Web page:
Peter Catania | June 23, 2021 | Car Accidents
Under Florida’s no-fault insurance laws, you cannot sue after a car accident unless you suffered a “serious injury.” If you were uninjured after the wreck, you are not eligible to file a personal injury lawsuit.
A serious bodily injury is defined by Florida Statute §316.027 as:
- Loss of bodily function or mobility
- Significant scarring or disfigurement
- A life-threatening injury that has a substantial risk of death
- A physical condition that has a high risk of causing a long-term disability or impairment
If a person sustains injuries that meet the serious injury threshold, they may have legal standing to file a personal injury lawsuit.
What Damages Can Be Paid for a Personal Injury Claim Involving a Serious Injury?
If the at-fault driver has liability insurance, the insurance provider might settle out of court. However, if the insurance company disputes liability for the car accident or refuses to pay a fair amount to settle the claim, you may choose to sue the other driver.
If the jury finds that the other driver caused the traffic accident, you could receive compensation for your:
- Physical injuries, including permanent disabilities and impairments
- The cost of medical care and personal care, including physical, rehabilitative, and occupational therapies
- Lost wages, benefits, and other income
- The loss of future earning potential because of permanent impairments
- Decrease in quality of life or loss of enjoyment of life
- Pain and suffering, including physical, emotional, and mental trauma and suffering
The types of damages you might receive depends on the facts of your case. If you sustained catastrophic injuries, it could increase the value of your damages. However, if you were partially to blame for causing the accident, the value of your damages might decrease under Florida’s comparative fault laws.
Is There a Deadline for Filing a Personal Injury Lawsuit for a Car Crash?
Florida’s statute of limitations gives car accident victims four years to file a lawsuit seeking compensation for damages. However, there are some exceptions. Therefore, it is best to meet with a personal injury lawyer soon after the car accident to discuss deadlines and the steps you should take to protect your legal rights.
What Happens if My Injuries Were Not Serious?
If you sustained injuries in a car crash that do not meet the serious injury threshold, you might still file a claim with your no-fault insurance provider.
Personal Injury Protection (PIP) insurance is required for all Florida drivers. The minimum PIP coverage required by law is $10,00.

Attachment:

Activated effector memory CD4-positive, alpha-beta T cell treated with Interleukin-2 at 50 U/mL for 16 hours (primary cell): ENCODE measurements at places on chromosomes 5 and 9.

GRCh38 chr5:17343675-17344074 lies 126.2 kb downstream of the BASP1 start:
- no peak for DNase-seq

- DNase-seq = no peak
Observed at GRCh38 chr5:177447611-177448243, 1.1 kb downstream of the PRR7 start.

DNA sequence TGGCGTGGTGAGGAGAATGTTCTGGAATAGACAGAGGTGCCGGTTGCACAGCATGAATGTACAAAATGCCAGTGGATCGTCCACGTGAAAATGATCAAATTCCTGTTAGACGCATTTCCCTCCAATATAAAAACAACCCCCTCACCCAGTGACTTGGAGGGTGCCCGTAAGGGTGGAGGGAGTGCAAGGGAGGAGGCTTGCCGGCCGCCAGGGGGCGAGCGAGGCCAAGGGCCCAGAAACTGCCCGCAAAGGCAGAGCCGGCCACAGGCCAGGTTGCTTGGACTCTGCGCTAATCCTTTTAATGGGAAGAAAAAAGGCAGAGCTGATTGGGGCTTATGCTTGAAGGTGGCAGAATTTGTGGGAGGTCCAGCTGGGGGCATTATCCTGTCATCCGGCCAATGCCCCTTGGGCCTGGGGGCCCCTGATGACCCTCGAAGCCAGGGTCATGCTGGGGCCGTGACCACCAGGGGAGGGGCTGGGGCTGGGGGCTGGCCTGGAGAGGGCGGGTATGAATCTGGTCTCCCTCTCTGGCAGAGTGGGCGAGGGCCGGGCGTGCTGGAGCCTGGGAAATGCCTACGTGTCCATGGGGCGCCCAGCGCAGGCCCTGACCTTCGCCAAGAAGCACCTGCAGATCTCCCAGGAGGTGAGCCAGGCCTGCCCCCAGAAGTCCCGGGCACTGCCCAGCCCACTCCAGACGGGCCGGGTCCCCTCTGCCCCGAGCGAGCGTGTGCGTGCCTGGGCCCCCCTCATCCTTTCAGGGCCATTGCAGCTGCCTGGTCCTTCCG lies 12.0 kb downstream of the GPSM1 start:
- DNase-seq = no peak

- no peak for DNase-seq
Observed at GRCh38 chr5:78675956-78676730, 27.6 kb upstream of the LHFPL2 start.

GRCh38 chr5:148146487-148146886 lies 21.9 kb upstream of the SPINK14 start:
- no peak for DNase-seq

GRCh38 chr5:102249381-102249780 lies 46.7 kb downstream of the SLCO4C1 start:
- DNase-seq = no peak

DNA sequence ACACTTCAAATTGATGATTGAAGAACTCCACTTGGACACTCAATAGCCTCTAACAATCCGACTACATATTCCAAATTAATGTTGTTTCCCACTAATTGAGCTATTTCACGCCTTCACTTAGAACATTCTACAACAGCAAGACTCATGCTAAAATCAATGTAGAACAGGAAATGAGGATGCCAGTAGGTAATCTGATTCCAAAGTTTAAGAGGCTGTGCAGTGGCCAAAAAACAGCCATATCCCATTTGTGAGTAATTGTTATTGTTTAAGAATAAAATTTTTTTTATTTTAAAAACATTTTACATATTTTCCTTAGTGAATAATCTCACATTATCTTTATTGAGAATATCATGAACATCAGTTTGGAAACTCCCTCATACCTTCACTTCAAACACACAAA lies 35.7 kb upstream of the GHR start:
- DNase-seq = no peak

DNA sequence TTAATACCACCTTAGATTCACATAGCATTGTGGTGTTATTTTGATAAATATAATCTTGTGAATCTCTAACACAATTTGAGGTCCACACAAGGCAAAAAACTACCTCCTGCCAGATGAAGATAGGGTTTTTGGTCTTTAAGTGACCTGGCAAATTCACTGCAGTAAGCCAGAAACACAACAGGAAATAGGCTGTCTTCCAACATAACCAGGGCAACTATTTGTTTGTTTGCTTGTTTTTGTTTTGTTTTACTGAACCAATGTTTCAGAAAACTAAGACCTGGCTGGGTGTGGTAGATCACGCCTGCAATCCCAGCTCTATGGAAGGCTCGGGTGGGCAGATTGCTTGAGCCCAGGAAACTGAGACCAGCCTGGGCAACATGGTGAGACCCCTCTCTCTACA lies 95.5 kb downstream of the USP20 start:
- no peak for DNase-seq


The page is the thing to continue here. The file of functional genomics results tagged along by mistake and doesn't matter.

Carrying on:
No-fault insurance pays 80 percent of the necessary and reasonable medical bills for an accident, regardless of who caused the crash. PIP insurance also pays 60 percent of lost wages from a car accident. However, you must have medical treatment within 14 days after the car crash to be eligible for PIP benefits.
PIP insurance does not compensate you for your other damages. You cannot recover compensation for your pain and suffering, and you will not recover all of your medical bills or lost income.
What Should I Do After a Car Accident in Florida?
To protect your right to sue the at-fault driver if you sustain serious injuries, follow these steps after a car accident:
- Call 911 to report the crash
- Remain at the accident scene until police officers arrive
- Take pictures and make a video of the accident scene, if it is safe to do so
- Ask eyewitnesses for their names and contact information
- Never admit fault or apologize for the accident
- Seek medical treatment for your injuries immediately after the accident
- Follow your doctor’s treatment plan and keep careful notes about your recovery
- Avoid using social media or posting anything online until your car accident claim settles
- Do not discuss the crash or your injuries with anyone other than your doctor and your lawyer
The insurance adjuster may pressure you to accept an offer to settle the claim. The adjuster may ask you to sign documents or provide a statement. It is best not to do any of these things without discussing your claim with a car accident lawyer.
Settling your injury claim without a lawyer is not in your best interest. If you sign a settlement agreement, you could be giving up all legal rights to pursue additional claims. Therefore, if you discover you sustained additional injuries, you would not be able to pursue more money because of the settlement agreement.
An attorney can give you the legal advice and guidance you need to make the best decisions for your case.